Melbourne Graduate School of Education - Theses

Permanent URI for this collection

Search Results

Now showing 1 - 2 of 2
  • Item
    Thumbnail Image
    Investigating the effect of mathematics problem context on the performance of Year 10 students
    Almuna Salgado, Felipe Javier ( 2016)
    This thesis is to revisit and scrutinise a possible effect of problem context familiarity, context engagement, and levels of context use on the performance of Year 10 students in PISA and PISA-like problems. Two research phases (i.e. a quantitative phase and a qualitative phase) shaped the design of this study. These research phases adhere to the mixed methods explanatory sequential design. The quantitative phase investigated whether an alteration of students' context familiarity and context engagement influenced the students' performance when solving PISA and PISA-like problems—that were controlled, to the best extent possible, in their textual and problem core features. There were two experiments that differed in the criteria for choosing the problem contexts (expert judgement vs students judgment). Then, students' performance was compared at different levels of context use. Later, the relationship between students’ performance and degrees of context familiarity, degrees of context engagement, and levels of context use was examined, principally using an ordinal logistic regression model. The qualitative phase used stimulated recall interviews to understand how students interpreted and experienced context familiarity and context engagement as well as the students' behaviours towards the accessibility of problems and the solution methods to the problems, and therefore students’ performance. The results of the quantitative phase showed that more familiar and engaging contexts did not improve students’ performance in either experiment, that the performance decreased as levels of context use increased, and that neither higher degrees of context familiarity nor higher degrees of context engagement affected the students' performance but higher levels of context use did. Added to this—and as part of the research work involved in the quantitative phase— a system to classify mathematical problems in terms of levels of context use was developed theoretically and validated statistically. Main results of the qualitative phase indicated that although students appeared to have a well-established understanding of context familiarity this was not strong enough to influence the use of the problem context as a resource to solve a problem that required the students’ interaction with the real-world context.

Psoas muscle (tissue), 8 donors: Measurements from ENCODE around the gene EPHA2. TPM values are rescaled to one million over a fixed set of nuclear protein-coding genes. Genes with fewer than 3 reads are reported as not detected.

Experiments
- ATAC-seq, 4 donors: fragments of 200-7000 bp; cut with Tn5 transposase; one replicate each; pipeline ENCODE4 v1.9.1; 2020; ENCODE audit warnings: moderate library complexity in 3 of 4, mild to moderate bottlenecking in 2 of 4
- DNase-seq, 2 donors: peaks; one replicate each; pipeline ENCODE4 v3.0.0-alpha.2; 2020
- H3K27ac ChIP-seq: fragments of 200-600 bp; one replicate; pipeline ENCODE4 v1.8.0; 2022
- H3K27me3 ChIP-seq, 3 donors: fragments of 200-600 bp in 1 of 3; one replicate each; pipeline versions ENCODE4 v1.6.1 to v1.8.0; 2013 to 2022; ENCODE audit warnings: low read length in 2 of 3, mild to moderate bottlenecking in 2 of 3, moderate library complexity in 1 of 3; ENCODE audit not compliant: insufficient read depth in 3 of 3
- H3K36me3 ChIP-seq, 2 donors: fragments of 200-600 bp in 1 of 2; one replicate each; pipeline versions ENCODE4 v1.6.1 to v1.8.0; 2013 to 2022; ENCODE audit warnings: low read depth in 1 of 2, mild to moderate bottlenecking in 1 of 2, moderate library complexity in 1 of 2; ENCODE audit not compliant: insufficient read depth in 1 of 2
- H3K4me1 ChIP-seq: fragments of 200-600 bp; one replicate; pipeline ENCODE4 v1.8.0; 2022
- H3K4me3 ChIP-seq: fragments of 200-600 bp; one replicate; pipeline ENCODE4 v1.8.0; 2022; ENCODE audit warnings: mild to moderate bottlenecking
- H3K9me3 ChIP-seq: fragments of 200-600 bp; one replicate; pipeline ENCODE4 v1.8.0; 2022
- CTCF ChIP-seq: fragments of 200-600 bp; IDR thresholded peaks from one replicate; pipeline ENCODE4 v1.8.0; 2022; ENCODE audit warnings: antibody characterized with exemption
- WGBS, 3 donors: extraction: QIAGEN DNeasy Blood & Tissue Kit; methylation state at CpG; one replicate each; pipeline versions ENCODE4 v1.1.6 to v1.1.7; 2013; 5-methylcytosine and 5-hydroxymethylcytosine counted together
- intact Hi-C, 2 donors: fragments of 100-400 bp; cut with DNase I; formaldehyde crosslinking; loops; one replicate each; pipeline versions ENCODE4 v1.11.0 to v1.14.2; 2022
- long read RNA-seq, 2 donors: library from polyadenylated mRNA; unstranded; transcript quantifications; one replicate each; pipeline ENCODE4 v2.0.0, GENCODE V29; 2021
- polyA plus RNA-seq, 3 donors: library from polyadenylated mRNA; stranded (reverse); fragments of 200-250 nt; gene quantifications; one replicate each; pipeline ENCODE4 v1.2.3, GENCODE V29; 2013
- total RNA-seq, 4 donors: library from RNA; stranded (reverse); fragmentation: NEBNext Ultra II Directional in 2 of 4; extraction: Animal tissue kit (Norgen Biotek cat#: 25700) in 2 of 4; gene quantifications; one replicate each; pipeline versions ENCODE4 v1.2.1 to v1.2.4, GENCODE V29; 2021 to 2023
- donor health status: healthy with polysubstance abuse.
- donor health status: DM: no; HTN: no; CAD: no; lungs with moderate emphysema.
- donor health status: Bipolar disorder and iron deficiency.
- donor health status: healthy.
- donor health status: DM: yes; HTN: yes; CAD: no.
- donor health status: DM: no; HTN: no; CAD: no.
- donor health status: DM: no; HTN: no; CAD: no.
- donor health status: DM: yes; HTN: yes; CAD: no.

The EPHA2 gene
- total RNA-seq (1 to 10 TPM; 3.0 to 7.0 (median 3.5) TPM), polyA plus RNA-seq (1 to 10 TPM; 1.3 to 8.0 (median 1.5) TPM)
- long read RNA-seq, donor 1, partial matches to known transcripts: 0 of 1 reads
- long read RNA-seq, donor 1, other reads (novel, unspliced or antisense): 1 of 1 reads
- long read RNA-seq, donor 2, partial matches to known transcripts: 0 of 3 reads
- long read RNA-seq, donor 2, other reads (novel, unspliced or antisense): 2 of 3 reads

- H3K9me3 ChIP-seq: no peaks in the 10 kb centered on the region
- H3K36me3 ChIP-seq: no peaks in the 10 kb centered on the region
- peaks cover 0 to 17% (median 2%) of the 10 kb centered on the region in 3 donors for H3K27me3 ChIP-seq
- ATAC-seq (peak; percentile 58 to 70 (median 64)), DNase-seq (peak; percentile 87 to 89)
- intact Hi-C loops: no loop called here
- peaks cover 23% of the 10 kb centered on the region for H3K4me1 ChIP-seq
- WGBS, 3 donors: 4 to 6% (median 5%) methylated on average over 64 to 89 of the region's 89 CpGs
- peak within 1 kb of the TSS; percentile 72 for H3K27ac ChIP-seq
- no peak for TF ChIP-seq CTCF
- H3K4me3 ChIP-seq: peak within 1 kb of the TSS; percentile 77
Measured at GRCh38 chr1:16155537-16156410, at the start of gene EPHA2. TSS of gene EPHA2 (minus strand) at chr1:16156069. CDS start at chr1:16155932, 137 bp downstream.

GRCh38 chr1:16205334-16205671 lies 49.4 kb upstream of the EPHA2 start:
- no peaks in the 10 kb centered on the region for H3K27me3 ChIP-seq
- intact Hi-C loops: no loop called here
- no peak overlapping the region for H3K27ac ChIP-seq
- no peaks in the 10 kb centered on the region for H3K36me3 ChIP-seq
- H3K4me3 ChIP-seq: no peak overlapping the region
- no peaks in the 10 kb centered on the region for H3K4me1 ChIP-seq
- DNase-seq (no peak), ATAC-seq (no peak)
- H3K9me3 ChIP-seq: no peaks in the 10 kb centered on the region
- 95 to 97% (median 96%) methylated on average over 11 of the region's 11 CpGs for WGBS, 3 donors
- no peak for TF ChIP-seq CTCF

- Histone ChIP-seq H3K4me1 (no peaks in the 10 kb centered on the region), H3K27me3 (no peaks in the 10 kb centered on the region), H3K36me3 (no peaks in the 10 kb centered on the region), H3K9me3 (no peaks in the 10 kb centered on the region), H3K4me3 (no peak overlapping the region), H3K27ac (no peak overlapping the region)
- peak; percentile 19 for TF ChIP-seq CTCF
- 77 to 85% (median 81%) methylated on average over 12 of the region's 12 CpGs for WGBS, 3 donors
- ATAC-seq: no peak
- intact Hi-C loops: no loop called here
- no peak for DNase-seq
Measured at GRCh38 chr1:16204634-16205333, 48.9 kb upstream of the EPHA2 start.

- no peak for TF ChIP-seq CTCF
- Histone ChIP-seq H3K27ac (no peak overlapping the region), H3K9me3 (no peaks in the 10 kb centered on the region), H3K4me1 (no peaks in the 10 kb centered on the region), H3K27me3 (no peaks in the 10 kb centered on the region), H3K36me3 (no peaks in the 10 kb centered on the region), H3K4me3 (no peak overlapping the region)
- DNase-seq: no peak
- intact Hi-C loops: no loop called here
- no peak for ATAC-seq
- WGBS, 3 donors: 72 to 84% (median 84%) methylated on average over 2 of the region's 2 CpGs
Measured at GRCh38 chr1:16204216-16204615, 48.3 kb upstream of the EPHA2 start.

• Item
    Thumbnail Image
    Investigating the effect of item-context on students’ performance on mathematics items
    Almuna Salgado, Felipe Javier ( 2010)
    The current research in mathematics education recommends to measure how well students are able to apply their knowledge and mathematical skills and use them to solve problems in a real-life context but an increasing body of research has been ambivalent about the effects of contextualising mathematical tasks on students’ performance. Thus, the present piece of research aims to investigate the effect of an alteration of item-context on students’ performance, if any, on mathematics items. Items with the same mathematical core whilst varying in objective figurative context are used in this study. The study will also examine to what extent the nature of demand of the item-context may affect students’ performance. A mixed method approach is used due to the character of the research aims. In this study significant differences were not been found in students’ performance when they solved items across altered contexts; but evidence indicated that students’ performance on items required the second-order use of context may be more influenced by the alteration of context. The results of this research give some insight into how the second-order use of context may influence students’ performance on mathematics items. This outcome enhances the understanding of contextualised mathematical assessment and provides a foundation for future research into contextualised mathematical tasks.